Terrouge E-zine Archives
ROC Spotlight: Interview with Kenny
Terrouge: Hi Kenny!
Kenny: Hello Kathryn!
Well, you're now the only original Terrougian (asides from Kelly) still providing for the magazine, how does it feel?
Well, it's both a good and bad feeling, really. Back in the old days, Josh, Dave, and I would have some long chats about the direction we were going, and we were a very tightly-bound group. By ROC standards, the current incarnation of Terrouge is still very close, but with so many more people the sense of bonding is not as obvious.
Your Redwall ezine is claimed to be the first of its kind; how do you feel about having so many "competitors" now?
Competition is a good thing in every market, and especially in this one - it keeps you on your toes, forces you to try and come up with something that no one else has successfully pulled off. You have to keep on innovating or you run the risk of getting left behind.
The design of the site changes every few months, do you think you'll find ONE you'll be happy with, or do you think site design change gives freshness?
Changing site designs helps keep things from stagnating . . . . I don't see us ever just sticking to one site design for the rest of our existence. Our current design might not be around for more than a few months more - we'll just have to wait and see.
What would you suggest to someone just coming into the ROC (a newbie)?
Everyone new to the ROC should experience a wide variety of Redwall clubs and sites. I like Terrouge, but we only fill a few niches of the ROC experience; there's a lot more out there than just Terrouge or Redwall.org or the Redwall Encyclopedia or any number of the more popular sites. Go out and see all the sites - just make sure to come back to this one ;-). And while you're surfing those sites, be nice and respectful towards the webmasters and every other beast you meet.
What advice would you give to aspiring webmasters?
Webmaster-ing can be a tough job, so make sure that you understand what you're getting into. Down the road, your site might be a powerhouse in the ROC, or it might be just another dead site that you had to discontinue because you got in over your head. Make sure you know what skills you'll need for your project, take the time to learn those skills, and set aside enough time for you to accomplish your goals. Anyone can make a decent-looking page with Dreamweaver or FrontPage and update it a couple times, but it takes hard work and knowledge to keep it going. Also, and this is somewhat unrelated to my above rant, but make sure that you have good posture and proper typing position - it'll save you a world of pain a few years down the road.
Do you have any ideas, or predictions for the future of the ROC?
I'm hardly a prophet, but I do think that the ROC is going to stay fairly close to the way it's always been. There'll be some technologically advanced sites, simple sites, big sites, and small sites. With the newer web technologies and the increasing expectations on webmasters, I do think that we'll continue to see some truly innovative sites that can stay fresh in a way that the sites of a few years ago never could without massive amounts of work. It's really an exciting time to be in the ROC.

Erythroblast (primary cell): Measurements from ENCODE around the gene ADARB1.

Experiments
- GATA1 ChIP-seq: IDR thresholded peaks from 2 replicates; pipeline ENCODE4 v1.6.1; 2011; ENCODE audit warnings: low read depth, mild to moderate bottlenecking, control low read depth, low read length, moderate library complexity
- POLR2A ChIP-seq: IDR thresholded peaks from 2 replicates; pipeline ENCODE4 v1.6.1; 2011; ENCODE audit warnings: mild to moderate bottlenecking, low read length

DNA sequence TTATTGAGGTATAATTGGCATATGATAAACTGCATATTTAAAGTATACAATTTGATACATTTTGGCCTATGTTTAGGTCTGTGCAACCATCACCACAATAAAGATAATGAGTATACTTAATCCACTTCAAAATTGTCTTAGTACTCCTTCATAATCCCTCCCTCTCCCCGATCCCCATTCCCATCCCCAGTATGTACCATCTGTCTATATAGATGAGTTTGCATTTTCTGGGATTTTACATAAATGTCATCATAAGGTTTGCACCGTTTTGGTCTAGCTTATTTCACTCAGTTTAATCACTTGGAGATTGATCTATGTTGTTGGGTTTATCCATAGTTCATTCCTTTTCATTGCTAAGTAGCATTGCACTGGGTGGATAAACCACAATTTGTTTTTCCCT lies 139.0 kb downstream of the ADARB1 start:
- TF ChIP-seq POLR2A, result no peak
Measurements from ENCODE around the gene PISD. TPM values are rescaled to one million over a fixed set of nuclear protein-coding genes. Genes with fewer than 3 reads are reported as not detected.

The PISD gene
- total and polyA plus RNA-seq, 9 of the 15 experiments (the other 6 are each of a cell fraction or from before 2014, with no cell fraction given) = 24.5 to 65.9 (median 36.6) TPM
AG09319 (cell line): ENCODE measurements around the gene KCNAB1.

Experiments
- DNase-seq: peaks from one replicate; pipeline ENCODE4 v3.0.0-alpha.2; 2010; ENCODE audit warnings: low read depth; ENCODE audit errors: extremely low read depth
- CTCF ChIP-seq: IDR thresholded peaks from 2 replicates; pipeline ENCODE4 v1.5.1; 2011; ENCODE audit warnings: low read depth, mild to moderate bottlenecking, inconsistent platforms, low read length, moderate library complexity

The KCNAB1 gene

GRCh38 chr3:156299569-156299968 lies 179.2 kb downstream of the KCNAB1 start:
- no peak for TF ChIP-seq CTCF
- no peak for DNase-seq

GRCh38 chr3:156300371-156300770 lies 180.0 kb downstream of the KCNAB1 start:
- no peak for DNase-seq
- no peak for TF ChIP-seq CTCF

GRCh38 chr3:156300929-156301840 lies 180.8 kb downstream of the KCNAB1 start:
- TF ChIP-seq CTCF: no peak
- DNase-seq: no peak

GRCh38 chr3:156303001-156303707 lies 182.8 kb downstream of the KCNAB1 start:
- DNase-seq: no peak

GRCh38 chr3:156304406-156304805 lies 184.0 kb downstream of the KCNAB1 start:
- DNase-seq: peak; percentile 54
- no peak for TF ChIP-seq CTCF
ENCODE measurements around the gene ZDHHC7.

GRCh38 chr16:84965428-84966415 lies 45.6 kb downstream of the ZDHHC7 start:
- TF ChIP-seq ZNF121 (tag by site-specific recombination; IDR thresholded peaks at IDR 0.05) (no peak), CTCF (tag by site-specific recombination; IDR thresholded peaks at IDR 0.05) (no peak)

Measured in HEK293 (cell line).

Now, being an ezine, I guess you could say that you really only have to update once a month, but still, how many hours on average do you have to put into your site per day/week?
Well, before I started working on the Vulpine Imperium (our upcoming club/game), I probably averaged around 5-10 hours a month working on Terrouge, depending on the complexity of the projects that were being worked on. With VI, I'm spending around 3 hours a day (excluding Saturdays and Sundays) programming for Terrouge.
Do you feel a sense of responsibility in how you conduct yourself in the ROC because of how well-respected you are by people?
I don't think that I act much different now than when I arrived in the ROC six years ago. Certainly I'm more mature, and more well-known, but I've almost always tried to conduct myself in a fairly professional manner. Simply the fact that I'm well-respected by some hasn't changed the way that I act online.
What computer skills did you personally have to know when you created Terrouge along with Dave and Josh?
Well, I was mainly the HTML guru - Dave had the better web designing skills (and may still be the better designer), but HTML was my forte. I was also the one responsible for shrinking the load times for the site . . . Dave's designs were awesome, but also quite graphics-intensive, which meant very slow load times in a world where 56.6 K modems were just coming into popularity - I absolutely hate waiting for pages to load up, so I did all I could to reduce the wait. My other skills centered around Unix stuff (FTP and Telnet, for example), and CGI (though our server at the time, Vr9, had a horrible implementation of it -- hardly anything worked).
Do you see many more years ahead for Terrouge?
I'd really like to see Terrouge continue on into the years, but only time will tell how long it'll last. Late next year I'll be taking a two-year hiatus from the Internet and the ROC; I expect that Terrouge will continue, that someone else will step up and carry the torch. But who knows what will happen?
How does one become a member of the Terrouge staff?
Well, right now, we're not really looking for new members. It's a fairly complex and time-consuming, not to mention emotional, undertaking to get new members. Erin is our editor-in-chief, and she can attest to the many hours she spent looking through and analyzing the last round of applications. I don't foresee any staff additions in the near future, at least not on a reporting basis.
Thanks Kenny, keep up the great work!
Thank you - it's been my pleasure.